Guyton was right all along: The primacy of the kidneys (and NaCl) in causing essential hypertension

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Dr. Arthur C. Guyton (1919-2003) was one of the greatest physiologists of our time. One of Dr. Guyton’s many seminal contributions to medicine was to establish the role of kidneys in long-term blood pressure regulation via a mechanism known as pressure natriuresis.

Even though essential hypertension is considered a systemic multifactorial disorder associated with complex genetic traits, there is a significant amount of evidence supporting Guyton’s view, i.e. the kidneys play an important role in the genesis of hypertension via extracellular fluid volume (ECF) expansion caused by an intrinsic renal defect in sodium chloride excretion. Multiple observations support this hypothesis:
(1) Essential hypertension is cured when rats and patients receive a kidney transplant. If essential hypertension was a systemic disease that secondarily involved the kidney, then a well-tolerated allograft would not cure that disease. In contrast, hypertension went into remission after kidney transplantation.
(2) Multiple epidemiological observations have clearly shown that essential hypertension is rarer in societies consuming a low salt diet. For instance, the Yanomami Indians, a tribe of the Amazon rainforest that has had very little contact with the Western civilization, have a very low sodium intake as demonstrated by their 24-h urine Na+ excretion of 0.9 mEq. The mean systolic and diastolic blood pressure levels in Yanomami Indians are 95.4 and 61.4 mmHg respectively.
(3) Many mendelian forms of hypertension such as Liddle syndrome , Gordon syndrome , and Activating Mutation of Mineralocorticoid Receptor are associated with mutations in genes that encode renal sodium transporter proteins or related molecules.
(4) Many population studies have identified single nucleotide polymorphisms and haplotypes in genes encoding renal sodium transporter proteins or related molecules such as ENaC or WNK1 that are associated with blood pressure variation, hypertension severity, and response to certain diuretics.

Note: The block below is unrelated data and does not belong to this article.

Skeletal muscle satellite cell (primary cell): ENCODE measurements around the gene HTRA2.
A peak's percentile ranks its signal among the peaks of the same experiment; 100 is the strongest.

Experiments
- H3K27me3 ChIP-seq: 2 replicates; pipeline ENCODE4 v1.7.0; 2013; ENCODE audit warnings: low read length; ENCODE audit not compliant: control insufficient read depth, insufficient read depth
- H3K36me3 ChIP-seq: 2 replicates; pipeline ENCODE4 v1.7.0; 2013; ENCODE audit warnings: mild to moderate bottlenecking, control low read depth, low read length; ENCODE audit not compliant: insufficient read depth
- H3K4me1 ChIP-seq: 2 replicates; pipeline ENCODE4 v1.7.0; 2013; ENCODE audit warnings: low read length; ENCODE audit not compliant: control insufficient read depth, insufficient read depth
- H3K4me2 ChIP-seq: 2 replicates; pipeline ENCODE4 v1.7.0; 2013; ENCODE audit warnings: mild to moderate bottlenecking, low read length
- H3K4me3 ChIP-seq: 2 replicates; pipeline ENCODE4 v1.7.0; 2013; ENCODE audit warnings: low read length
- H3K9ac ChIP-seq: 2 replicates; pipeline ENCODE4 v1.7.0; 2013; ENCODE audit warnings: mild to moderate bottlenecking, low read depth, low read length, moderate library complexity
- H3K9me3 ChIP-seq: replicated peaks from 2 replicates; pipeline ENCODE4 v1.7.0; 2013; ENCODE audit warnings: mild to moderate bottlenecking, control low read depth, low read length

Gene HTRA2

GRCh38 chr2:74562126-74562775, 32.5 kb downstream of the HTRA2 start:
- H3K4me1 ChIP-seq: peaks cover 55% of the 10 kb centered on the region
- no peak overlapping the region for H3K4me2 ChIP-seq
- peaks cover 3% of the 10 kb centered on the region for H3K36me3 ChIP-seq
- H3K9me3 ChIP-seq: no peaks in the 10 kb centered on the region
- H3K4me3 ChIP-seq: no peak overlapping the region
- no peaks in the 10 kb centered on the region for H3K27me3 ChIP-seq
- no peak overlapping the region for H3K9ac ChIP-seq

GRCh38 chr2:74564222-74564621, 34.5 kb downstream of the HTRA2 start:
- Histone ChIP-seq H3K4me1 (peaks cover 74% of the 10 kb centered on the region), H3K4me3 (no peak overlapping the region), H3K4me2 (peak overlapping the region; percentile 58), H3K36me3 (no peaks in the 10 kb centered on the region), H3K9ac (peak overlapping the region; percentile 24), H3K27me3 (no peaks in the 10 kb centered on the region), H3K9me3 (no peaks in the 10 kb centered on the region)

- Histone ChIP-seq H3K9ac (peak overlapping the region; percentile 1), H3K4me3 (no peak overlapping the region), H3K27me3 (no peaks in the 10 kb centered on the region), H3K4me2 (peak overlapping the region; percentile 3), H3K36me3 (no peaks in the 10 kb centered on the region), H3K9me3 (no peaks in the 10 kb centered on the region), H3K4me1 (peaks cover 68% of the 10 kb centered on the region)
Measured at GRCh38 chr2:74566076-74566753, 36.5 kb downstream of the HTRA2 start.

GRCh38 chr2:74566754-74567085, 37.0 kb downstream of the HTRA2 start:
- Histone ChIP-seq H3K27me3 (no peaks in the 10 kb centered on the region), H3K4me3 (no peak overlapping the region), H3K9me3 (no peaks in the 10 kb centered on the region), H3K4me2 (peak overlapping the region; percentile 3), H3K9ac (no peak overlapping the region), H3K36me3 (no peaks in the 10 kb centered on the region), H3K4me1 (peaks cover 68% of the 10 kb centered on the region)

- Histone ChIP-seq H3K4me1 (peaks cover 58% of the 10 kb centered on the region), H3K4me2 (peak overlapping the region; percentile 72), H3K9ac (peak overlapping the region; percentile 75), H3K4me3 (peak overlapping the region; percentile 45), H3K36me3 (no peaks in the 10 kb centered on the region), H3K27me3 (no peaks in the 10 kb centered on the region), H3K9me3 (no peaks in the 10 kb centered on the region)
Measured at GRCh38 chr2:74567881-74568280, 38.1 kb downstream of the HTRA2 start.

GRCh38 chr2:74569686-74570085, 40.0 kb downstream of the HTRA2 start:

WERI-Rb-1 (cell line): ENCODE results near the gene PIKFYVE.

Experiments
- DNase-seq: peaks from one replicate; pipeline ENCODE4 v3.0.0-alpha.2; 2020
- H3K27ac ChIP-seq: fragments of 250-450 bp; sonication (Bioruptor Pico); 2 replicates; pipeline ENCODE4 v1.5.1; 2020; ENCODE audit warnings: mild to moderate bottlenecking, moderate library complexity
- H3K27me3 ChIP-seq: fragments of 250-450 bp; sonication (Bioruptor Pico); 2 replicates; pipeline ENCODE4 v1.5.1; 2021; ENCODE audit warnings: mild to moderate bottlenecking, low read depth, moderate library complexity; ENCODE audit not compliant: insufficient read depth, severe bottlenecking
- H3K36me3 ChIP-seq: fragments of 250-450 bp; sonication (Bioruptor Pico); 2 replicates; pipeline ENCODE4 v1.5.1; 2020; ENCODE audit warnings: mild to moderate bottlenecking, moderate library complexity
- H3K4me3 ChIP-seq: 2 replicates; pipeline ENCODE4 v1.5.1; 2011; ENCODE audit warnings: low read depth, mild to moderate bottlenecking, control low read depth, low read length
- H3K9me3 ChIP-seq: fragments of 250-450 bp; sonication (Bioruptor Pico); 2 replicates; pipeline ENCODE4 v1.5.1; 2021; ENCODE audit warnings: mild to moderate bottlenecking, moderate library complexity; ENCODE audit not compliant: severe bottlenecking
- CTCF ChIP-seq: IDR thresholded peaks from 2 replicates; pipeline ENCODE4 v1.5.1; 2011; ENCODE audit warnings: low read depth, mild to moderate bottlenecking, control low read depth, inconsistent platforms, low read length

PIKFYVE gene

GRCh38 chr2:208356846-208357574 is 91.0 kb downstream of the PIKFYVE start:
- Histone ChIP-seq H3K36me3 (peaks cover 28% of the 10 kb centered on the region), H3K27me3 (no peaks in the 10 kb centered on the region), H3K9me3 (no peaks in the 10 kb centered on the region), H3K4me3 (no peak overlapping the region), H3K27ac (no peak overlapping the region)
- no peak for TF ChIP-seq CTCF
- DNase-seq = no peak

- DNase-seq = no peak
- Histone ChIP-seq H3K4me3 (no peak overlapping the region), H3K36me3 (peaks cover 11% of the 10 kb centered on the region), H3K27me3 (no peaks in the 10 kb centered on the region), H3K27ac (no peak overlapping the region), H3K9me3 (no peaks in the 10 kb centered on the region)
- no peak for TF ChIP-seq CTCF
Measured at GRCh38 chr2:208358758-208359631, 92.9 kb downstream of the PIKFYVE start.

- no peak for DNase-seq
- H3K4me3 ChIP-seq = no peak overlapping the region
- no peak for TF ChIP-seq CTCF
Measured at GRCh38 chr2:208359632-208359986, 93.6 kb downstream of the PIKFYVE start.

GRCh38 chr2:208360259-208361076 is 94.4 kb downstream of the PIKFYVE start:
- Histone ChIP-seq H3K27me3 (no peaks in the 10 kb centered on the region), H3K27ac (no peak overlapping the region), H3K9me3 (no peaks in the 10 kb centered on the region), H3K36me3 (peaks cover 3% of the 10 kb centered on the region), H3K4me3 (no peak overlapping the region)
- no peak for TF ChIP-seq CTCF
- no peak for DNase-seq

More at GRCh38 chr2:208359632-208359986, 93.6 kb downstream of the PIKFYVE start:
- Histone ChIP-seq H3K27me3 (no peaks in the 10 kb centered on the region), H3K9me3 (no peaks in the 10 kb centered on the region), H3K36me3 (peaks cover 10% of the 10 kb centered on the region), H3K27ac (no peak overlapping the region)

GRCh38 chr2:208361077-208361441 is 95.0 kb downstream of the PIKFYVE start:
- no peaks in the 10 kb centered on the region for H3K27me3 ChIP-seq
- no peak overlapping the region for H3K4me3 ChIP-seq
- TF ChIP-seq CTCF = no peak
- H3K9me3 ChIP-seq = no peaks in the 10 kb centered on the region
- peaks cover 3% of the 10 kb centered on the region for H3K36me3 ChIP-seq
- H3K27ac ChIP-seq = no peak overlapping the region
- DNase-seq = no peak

Nephrologists could proudly say now, thanks to Dr. Guyton, that blood pressure “goes with the kidney”.


  1. Excellent post! I agree to a large extend with what is being said, the kidney is likely to contribute enormously to blood pressure maintenance. However, it is worth noticing that defects in the kinases WNK1 and SPAK in mice, which have previously been thought to exert their effect on blood pressure predominantly in via kidney, also leads to a vascular phenotype. The change in vascular tone appears due to impaired regulation of the NKCC1 cotransporter in the endothelium. Similarly, overexpressing the mineralocorticoid receptor in the endothelium increases vascular tone and blood pressure in mice. Thus, although the kidney might be the largest contributor to hypertension, its origin remain multifactorial.

  2. Interesting points but I think this may be an over-simplification. Unfortunately, transplantation is not curative – up to 80% of patients post transplantation develop hypertension and even in the pre-CNI era, around 50% were hypertensive with a well functioning graft.

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